“The more authentically local they are, the more likely they are to play around the world,” he added. And tellingly, “we started launching in international territories with no original programming in local language with local producers. Now we are producing in most corners of the world.” As an example, Netflix recently announced it would invest $500 million in local language South Korean content.
The WSJ article further reports that about half of Netflix’s new productions are based outside the U.S.. Roughly 38% is non-English language content.
“Canadian producers report that while Netflix is often responsive to their pitches and is prepared to front the production costs; what it wants in return is all rights – more or less indefinitely.”
While Disney+ and Amazon Prime Video are statistically behind in this category, growth is rapid. For its part, Prime Video reports its volume of original, local language content has doubled each year since 2017. And just this week Playback ran an interview with Christina Wayne, the new head of Prime Video’s Canadian Originals, outlining its strategy for Canadian content. Wayne is based in Toronto and reports to the international head of local originals, based in New York.
This local market strategy has already arrived in Quebec. In its February Bill C-10 submission to the Standing Committee on Canadian Heritage, Netflix stated:
“There are many examples of titles on Netflix that meet six or more CAVCO key creative requirements that cannot be certified as Cancon because the projects are financed exclusively by Netflix. Jusqu’au Déclin, shot in the Laurentians with its all-Quebec cast and crew, resulted in $5.8 million in direct investment in the Province of Quebec. The film was viewed by over 21 million subscribers in the first four weeks of its release to global audiences.”
And of course, Netflix told the committee it would like to see amendments made to Bill C-10 that would require a “revisit” of how Canadian programming is defined for regulatory purposes. We can surely expect that Netflix will ask that programs developed and produced by Canadian creators, but owned by Silicon Valley tech companies, will count as fully Canadian.
In English Canada, similar developments are emerging. Sarandos’s statement that the purpose of hiring a content executive is to work with creative partners to bring Canadian stories to the world falls into line with the local content country strategies referred to in the WSJ article. In this context, Lupin becomes the streamer prototype for presenting Canadian stories.
It’s fascinating to me that Sarandos is careful to mention Canadian artists and creators each time he speaks of partnership – as well he should. What he never seems to mention though is anything about Canadian producers – and it doesn’t take too much to figure out that this is because Netflix itself will effectively be doing the producing and will likely own the resulting programs outright.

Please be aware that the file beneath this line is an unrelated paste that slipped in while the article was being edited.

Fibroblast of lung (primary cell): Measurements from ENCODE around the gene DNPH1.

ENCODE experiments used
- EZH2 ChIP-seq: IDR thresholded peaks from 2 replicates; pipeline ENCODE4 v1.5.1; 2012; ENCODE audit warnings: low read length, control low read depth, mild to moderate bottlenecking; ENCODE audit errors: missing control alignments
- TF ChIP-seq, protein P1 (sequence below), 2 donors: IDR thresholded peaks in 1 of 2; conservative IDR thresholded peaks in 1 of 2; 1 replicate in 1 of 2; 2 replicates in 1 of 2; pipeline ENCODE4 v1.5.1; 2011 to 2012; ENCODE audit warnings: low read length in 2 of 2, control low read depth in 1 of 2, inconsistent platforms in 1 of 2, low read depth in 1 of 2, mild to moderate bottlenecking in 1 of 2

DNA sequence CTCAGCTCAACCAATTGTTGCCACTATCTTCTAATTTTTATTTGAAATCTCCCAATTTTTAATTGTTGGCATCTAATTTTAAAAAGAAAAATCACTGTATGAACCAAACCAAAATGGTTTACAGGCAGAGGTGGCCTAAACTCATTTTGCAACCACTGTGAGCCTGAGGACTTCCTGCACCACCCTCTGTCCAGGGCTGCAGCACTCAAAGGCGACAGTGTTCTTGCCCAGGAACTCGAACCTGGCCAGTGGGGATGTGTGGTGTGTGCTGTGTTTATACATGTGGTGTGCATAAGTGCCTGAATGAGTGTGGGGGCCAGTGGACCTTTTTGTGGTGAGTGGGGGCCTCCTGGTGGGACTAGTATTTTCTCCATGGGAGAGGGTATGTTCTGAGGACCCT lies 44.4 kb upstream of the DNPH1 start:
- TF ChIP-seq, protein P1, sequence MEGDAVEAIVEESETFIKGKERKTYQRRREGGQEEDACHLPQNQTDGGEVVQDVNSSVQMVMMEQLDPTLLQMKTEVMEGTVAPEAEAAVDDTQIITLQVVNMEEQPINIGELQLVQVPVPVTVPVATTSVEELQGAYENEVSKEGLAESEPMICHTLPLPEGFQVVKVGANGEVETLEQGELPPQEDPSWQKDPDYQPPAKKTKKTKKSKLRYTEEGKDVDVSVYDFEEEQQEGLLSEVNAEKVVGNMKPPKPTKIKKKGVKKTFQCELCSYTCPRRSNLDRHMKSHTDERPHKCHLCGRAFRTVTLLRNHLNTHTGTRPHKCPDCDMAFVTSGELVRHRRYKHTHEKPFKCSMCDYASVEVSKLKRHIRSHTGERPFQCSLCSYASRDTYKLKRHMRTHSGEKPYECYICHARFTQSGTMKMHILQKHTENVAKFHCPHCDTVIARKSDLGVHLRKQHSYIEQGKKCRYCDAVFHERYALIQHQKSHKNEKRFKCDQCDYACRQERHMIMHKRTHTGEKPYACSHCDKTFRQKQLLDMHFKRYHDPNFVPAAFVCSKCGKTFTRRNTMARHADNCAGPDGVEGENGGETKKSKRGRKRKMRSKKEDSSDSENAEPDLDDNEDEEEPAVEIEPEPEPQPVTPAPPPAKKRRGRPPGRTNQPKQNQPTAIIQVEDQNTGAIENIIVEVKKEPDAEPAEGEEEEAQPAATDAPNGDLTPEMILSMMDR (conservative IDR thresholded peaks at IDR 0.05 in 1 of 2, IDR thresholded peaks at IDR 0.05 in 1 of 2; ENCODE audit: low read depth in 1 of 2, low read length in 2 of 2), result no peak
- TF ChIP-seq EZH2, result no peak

For their part, Canadian producers report that while Netflix is often responsive to their pitches and is prepared to front the production costs; what it wants in return is all rights – more or less indefinitely.
Such deals simply make the Canadian producer who creates, develops, produces and builds the value of Canadian intellectual property into a service producer – an employed producer for hire.
Right now, Canadian content certification requires a Canadian producer, Canadian distribution rights ownership, and Canadian copyright ownership. What happens if certification is also available to a Silicon Valley streamer that effectively owns shows that have been green lit by one of its commonwealth of 22 “international outposts”?
One thinks here of a Faustian bargain, a pact where something of supreme moral or spiritual importance, such as personal values or the soul, is traded for a material benefit. To me, the analogy to the evolving Netflix/Prime Video local content country strategy (we choose your stories and we own them) seems uncomfortably apt.
All this to say, how we resolve this so that Canadian stories are fully told and owned by Canadians will be tricky indeed.
Doug Barrett is a veteran of over 30 years in the Canadian media and entertainment industries and since 2008 a professor in Media Management Schulich School of Business of York University. He is also the Principal of Barcode SDG, a strategic advisory firm. He was also president and CEO of PS Production Services from 2006 to 2013 and prior to that spent 20 years as one of Canada’s most successful entertainment lawyers, serving as senior partner at McMillan LLP. From 2004 to 2008, he served as chair of the board of directors of the Canadian Television Fund and has also served on several additional industry boards.